Questioning teens and social contagion

Young people who for some reason feel dissatisfied with their sex often go to reddit’s various transgender communities to ask for advice.

A 14 year old kid asks for advice on two different subreddits about how to talk to family members about gender issues and about medications like estrogen.

On one of the posts, an adult invites the 14 year old to take contact privately.

adult aksing minors to PM him

In the other post, concrete advice about how to obtain prescription medication illegally is given, complete with dosages:

medication advice.PNG

Or how about this 13 year old, who writes:

Hello all, I’m thirteen today (yay!), and I’m kinda confused about my gender.

For my entire life, I’ve been happy with being a guy. I knew I didn’t fit in with other boys however, and surrounded myself with girls as my friends. I’m rather feminine, you can blame my sisters for that.

So, just turned 13, and is feminine boy.

About a year ago, thoughts passed through my head such as “if only I was a girl”. These thoughts were rare and I pushed them aside, not thinking anything of them. Roughly six months ago, I joined an online forum. I noticed that more than a few people were transgender. I knew what the term was before this, but, again, I didn’t think anything of it.

This story sounds familiar to anyone who’s been paying attention to the stories many newly trans teenagers post online. An intense period of bingeing on social media accounts of being trans leading to the teen suddenly identifying as trans themselves.

Two months ago, I started thinking about this. What if I was female? I liked the idea of it. I changed my gender on a few sites to female. One month ago, I started really reading up on it. I was a bit obsessed for one night, then I stopped thinking about it. Because I stopped thinking about it, I dismissed it again. Even though I thought I stopped thinking about it, three weeks ago I came out to my boyfriend, and then one week ago, my sister. They both took it very well. Last night, I was thinking and reading up on this like crazy, I was obsessed. I saw that most people realised at a young age, and so I thought I must be doing this for attention, or forcing myself to think this, or it might just be a phase which will go away.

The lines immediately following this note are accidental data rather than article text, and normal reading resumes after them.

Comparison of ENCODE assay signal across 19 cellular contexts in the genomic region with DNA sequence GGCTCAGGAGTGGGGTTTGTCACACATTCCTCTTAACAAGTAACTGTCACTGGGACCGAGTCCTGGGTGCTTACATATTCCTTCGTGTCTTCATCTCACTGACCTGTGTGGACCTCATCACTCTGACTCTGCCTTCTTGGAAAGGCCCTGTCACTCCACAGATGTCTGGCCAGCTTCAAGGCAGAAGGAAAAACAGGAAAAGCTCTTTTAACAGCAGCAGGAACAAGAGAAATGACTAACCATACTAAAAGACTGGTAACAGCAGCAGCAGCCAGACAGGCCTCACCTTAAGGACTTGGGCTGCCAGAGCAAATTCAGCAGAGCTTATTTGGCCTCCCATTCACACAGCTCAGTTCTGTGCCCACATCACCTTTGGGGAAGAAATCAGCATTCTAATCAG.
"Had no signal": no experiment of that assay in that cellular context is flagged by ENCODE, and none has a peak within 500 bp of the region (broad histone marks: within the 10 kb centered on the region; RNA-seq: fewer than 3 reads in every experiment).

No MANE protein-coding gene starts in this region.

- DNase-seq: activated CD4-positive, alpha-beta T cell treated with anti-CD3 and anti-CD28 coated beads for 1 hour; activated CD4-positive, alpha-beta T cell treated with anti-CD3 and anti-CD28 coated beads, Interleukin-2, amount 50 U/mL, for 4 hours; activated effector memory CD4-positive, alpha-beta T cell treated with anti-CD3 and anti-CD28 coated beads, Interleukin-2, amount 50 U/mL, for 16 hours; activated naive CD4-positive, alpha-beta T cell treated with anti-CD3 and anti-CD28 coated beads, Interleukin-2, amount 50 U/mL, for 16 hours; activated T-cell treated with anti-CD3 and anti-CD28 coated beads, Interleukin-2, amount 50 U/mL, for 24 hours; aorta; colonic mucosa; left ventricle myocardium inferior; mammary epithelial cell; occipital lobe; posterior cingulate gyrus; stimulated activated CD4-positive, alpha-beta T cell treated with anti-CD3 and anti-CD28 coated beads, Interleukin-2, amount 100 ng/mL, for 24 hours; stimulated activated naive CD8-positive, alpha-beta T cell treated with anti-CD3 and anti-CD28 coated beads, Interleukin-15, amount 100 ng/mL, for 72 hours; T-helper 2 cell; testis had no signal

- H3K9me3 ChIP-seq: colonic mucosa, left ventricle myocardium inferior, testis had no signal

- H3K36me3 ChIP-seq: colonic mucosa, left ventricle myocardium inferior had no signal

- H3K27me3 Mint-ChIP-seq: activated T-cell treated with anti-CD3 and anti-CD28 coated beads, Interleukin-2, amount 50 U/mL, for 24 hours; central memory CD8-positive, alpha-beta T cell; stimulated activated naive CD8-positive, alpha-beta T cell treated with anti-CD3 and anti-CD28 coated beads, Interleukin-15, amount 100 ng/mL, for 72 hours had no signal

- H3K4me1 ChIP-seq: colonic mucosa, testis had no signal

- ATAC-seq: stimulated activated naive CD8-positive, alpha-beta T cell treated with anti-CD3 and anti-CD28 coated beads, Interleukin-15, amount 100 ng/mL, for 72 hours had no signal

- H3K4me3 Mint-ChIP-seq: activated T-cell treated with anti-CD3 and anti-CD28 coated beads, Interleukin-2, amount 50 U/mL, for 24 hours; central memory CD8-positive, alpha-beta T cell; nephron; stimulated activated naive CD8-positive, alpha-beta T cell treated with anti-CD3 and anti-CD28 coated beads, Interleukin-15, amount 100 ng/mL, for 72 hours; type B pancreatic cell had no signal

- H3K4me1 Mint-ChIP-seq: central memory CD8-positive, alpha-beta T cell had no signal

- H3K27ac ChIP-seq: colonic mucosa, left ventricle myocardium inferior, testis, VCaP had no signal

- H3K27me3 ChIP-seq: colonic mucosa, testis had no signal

What is the consensus in asktransgender?

you're transgender
You’re transgender.
if you think it then you are it
If you think, “I want to be a girl” at all then you are probably trans

Or this 14 year old, who asks for advice about feeling like a trans boy

I apologize in advance but I am desperate for insight and am feeling hopeless!! I’ve been considering if I’m a trans boy for the past two months (thinking about gender for almost a year) I am 14 and hopefully any of you can help.

It all started with my best friend and I talking about our characters (we dream of writing a series one day together haha) and I proposed if one of my characters was transgender and while exploring the character it was as if they way i saw them changed, that they were happier in the end and it was as if I was supposed to create them as a trans character to begin with (it’s strange and probably hard to understand)

After this I became uneasy, like something had shifted and when I asked my friends about my feelings they said maybe physiologically I identified as that character and was actually trans myself. This at first seemed unreal but also made sense in a away.

I have a obsessive personality and continued to research the hell out of the Internet, watched hours of youtube videos and began looking back at my self as I grew up. It seemed I was okay with being a girl as a child nothing really struck me as typical trans story of knowing at a young age(not trying to invalidate other people’s transitions whatsoever) but as a child I often enjoyed portraying the boys in pretend, years even. When I started puberty I became very insecure about my body (breasts and starting my period) I was always humiliated when people brought things even if it was my mom and it was just us. It seems I tolerate being a girl but I know I’m something other than that. Now more than ever I think about my gender for hours at a time, during school, while bathing and before I go to bed. I seem to be more comfy able with male clothes. 

It’s again a similar story. Being obsessed with transition videos on YouTube. Feeling uncomfortable during puberty. Feeling more comfortable in “male” clothes.

Not a single person who replies to this child mentions that most of the experiences being described are 100% normal and common. Which young woman has not felt embarrassed about getting breasts and a period? Nobody tells this child that which clothes you wear don’t make you a man or a woman.

The poster goes on to post again a month later, still confused: